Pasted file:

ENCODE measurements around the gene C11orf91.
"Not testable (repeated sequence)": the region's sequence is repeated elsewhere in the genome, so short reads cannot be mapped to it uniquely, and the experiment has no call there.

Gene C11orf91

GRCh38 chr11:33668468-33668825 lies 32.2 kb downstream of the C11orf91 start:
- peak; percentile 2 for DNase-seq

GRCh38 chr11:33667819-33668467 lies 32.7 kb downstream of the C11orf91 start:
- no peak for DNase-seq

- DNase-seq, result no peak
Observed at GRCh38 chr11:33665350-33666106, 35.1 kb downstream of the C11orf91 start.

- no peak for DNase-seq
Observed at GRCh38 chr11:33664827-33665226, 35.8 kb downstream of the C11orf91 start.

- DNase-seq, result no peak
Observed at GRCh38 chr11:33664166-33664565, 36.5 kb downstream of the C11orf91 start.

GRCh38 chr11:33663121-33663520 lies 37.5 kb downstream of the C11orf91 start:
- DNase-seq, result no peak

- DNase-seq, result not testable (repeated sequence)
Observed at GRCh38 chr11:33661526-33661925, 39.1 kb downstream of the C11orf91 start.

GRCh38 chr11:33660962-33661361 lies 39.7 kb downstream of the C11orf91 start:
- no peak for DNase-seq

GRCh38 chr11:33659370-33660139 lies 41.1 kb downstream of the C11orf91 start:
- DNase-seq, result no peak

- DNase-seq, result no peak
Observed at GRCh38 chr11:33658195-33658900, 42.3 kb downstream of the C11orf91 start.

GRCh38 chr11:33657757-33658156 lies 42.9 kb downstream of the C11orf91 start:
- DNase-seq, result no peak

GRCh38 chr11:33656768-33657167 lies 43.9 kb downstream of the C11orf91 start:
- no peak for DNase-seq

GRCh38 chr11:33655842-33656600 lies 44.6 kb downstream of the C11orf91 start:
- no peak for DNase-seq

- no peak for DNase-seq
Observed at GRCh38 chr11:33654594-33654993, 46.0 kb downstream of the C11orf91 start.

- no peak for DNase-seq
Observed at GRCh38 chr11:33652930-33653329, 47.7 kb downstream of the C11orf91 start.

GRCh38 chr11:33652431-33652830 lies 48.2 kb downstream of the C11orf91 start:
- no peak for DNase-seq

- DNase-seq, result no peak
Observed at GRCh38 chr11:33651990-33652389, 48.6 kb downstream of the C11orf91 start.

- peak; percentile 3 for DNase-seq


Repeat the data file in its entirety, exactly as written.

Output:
ENCODE measurements around the gene C11orf91.
"Not testable (repeated sequence)": the region's sequence is repeated elsewhere in the genome, so short reads cannot be mapped to it uniquely, and the experiment has no call there.

Gene C11orf91

GRCh38 chr11:33668468-33668825 lies 32.2 kb downstream of the C11orf91 start:
- peak; percentile 2 for DNase-seq

GRCh38 chr11:33667819-33668467 lies 32.7 kb downstream of the C11orf91 start:
- no peak for DNase-seq

- DNase-seq, result no peak
Observed at GRCh38 chr11:33665350-33666106, 35.1 kb downstream of the C11orf91 start.

- no peak for DNase-seq
Observed at GRCh38 chr11:33664827-33665226, 35.8 kb downstream of the C11orf91 start.

- DNase-seq, result no peak
Observed at GRCh38 chr11:33664166-33664565, 36.5 kb downstream of the C11orf91 start.

GRCh38 chr11:33663121-33663520 lies 37.5 kb downstream of the C11orf91 start:
- DNase-seq, result no peak

- DNase-seq, result not testable (repeated sequence)
Observed at GRCh38 chr11:33661526-33661925, 39.1 kb downstream of the C11orf91 start.

GRCh38 chr11:33660962-33661361 lies 39.7 kb downstream of the C11orf91 start:
- no peak for DNase-seq

GRCh38 chr11:33659370-33660139 lies 41.1 kb downstream of the C11orf91 start:
- DNase-seq, result no peak

- DNase-seq, result no peak
Observed at GRCh38 chr11:33658195-33658900, 42.3 kb downstream of the C11orf91 start.

GRCh38 chr11:33657757-33658156 lies 42.9 kb downstream of the C11orf91 start:
- DNase-seq, result no peak

GRCh38 chr11:33656768-33657167 lies 43.9 kb downstream of the C11orf91 start:
- no peak for DNase-seq

GRCh38 chr11:33655842-33656600 lies 44.6 kb downstream of the C11orf91 start:
- no peak for DNase-seq

- no peak for DNase-seq
Observed at GRCh38 chr11:33654594-33654993, 46.0 kb downstream of the C11orf91 start.

- no peak for DNase-seq
Observed at GRCh38 chr11:33652930-33653329, 47.7 kb downstream of the C11orf91 start.

GRCh38 chr11:33652431-33652830 lies 48.2 kb downstream of the C11orf91 start:
- no peak for DNase-seq

- DNase-seq, result no peak
Observed at GRCh38 chr11:33651990-33652389, 48.6 kb downstream of the C11orf91 start.

- peak; percentile 3 for DNase-seq